Dear Blog Reader: The Customer of the Day Award program has recently been expanded. Due to intense competition and an unusual number of competitors, the judges have decided that, henceforth, there will be two categories for Customer of the Day: Idiot and Asshole. We appreciate your patience as the new program rolls out and we continue to make improvements.
The Service Industry

The Idiot Customer of the Day was a woman. She was standing in front of the cream cheese, across an aisle and twenty feet away from me as I worked through a large block of Italian Pecorino. I made eye contact with her and held it for a moment, to see if she needed help. I was wearing an apron and gloves and was obviously working in the cheese department, so I assumed that if she needed something she would ask. She didn't. I was then engaged in a conversation by a fellow employee who was asking about the new aged Provolone that had just come in. I was still busy cutting and wrapping, and the woman walked up behind the employee and stood there, tossing a block of cream cheese back and forth between her two hands- impatiently, as if she had been waiting for hours while he finished a sentence.

"Can I help you?" I asked her, when he paused.

"Can I ask a stupid question?"

"Of course."

"Is this goat cheese?"

Fellow Employee turned to see what she was holding and, noting the frantic way in which she was bouncing it, turned back to me to see my reaction.

"No." I said it calmly. I didn't say it in a condescending or dismissive way, but I also did not elaborate, because I had no desire to engage this woman in a conversation. She walked away, cream cheese in hand.

Fellow Employee stood there for a moment, his face completely blank.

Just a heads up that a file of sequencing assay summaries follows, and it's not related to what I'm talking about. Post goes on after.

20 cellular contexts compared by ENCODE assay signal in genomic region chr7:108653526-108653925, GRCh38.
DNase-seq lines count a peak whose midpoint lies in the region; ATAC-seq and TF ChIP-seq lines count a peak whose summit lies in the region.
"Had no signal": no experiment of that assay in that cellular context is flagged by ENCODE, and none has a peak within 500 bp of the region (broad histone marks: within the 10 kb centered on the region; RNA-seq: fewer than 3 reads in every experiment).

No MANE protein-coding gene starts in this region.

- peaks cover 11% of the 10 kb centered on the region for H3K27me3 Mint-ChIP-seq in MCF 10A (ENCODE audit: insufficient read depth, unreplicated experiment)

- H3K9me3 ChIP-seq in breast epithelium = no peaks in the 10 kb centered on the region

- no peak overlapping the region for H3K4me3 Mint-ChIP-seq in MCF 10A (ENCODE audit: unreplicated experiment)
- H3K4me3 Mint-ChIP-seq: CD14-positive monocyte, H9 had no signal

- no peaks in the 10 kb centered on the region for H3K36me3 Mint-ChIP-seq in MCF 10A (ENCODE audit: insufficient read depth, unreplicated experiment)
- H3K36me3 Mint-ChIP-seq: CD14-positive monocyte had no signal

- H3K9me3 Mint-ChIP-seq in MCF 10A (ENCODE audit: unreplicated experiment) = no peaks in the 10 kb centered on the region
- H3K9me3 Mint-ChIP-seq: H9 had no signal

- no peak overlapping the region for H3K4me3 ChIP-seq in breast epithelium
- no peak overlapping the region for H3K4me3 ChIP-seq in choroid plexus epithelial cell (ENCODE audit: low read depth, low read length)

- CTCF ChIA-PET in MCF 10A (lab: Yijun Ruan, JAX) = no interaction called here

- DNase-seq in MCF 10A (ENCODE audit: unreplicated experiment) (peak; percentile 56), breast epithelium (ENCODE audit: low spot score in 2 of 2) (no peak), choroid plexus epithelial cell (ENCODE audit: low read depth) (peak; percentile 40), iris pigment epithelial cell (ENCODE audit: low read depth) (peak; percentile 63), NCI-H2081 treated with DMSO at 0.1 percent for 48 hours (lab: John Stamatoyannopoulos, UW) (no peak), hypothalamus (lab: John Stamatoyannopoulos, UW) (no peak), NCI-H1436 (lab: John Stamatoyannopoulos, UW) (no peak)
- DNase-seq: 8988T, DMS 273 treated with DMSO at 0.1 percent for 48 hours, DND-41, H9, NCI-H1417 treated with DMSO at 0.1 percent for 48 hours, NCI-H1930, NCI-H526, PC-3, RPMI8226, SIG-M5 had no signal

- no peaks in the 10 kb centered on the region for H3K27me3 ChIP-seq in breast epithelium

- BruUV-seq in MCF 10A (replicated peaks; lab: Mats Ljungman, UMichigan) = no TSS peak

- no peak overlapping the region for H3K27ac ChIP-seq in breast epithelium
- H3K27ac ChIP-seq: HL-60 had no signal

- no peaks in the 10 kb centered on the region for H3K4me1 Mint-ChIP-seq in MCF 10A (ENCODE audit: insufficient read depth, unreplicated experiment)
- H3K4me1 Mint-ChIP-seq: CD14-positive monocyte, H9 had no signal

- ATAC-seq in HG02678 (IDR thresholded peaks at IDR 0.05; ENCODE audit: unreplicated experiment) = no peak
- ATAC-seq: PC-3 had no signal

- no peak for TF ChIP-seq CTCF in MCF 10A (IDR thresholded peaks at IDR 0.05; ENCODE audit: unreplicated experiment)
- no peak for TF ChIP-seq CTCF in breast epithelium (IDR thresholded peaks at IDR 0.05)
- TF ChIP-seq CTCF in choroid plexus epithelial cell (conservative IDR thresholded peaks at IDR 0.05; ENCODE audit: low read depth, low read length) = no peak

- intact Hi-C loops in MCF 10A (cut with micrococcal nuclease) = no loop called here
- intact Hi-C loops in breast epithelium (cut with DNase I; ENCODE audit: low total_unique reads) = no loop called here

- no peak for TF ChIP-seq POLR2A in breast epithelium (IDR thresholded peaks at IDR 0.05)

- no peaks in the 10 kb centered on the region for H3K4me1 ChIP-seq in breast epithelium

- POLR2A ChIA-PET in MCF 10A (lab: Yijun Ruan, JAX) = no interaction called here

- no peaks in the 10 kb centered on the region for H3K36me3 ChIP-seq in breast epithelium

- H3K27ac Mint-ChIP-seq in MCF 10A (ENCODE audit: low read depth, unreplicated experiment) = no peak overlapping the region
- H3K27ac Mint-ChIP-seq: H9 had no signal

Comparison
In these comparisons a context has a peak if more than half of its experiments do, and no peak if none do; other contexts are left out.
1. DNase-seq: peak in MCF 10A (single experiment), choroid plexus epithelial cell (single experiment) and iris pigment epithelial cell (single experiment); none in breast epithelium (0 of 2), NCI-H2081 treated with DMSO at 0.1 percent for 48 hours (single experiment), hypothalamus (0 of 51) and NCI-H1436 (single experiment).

"I have to go now," he said after a long silence.

"Makes you glad you work in the back, doesn't it?"

"I have to go. Now."

The Asshole Customer of the Day was a man. He didn't appear to be an asshole at first, which was how he trapped me in the first place. When I see assholes coming, I either get very, very busy, avoiding eye contact, or (in extreme cases) excuse myself to go to the loo and hide in the back watching through the kitchen window until they've gone. Thankfully, we don't have that many Regular Assholes, or else I would never get any work done.
So this guy comes up while i am in the middle of cutting bllomy rind cheeses, and he asks
"Do you like goat cheese?"

"Yes. I love goat cheese."

"What's your favorite goat cheese? I want a taste of your favorite goat cheese."

Okay. i like a customer who wants to try something new. I am wary of the What's your favorite question, because that's no way to choose something if you don't know me, but I was happy to stop what I was doing and let him try something new.
I took off my glove and threw it away, since you aren't supposed to re-use gloves and since I can't use a glove that I've had on while cutting bloomy rind cheese to cut a goat cheese. I put aside the bloomy cheeses and the cutting boar and knife I was using on them. I took out a new glove, went and got a new knife, and asked him to hand me a piece of Pantaleo, a hard goat cheese from Sardinia. While I was unwrapping it and cutting him a piece, I explained to him what it was and where it was from, and what I liked about the flavor profile, as well as what I usually paired it with (beer and wine, just in case). He wasn't really listening. He took it from me, popped it into his mouth, and chewed for a minute.
"Yeah, that's good. So that's a Parmesan culture?"

"I don't know what the culture is." (Next time I'm in Sardinia I'll be sure to ask, I thought.)
"What else?"

He wanted to taste more, but he was not specific in any way about what he was looking for, and kept insisting that he liked everything, so I couldn't narrow it down. I gave him a taste of Manchester, an aged goat cheese from Consider Bardwell farm here in Vermont.

"Oh yeah- that's good. How long is it aged?"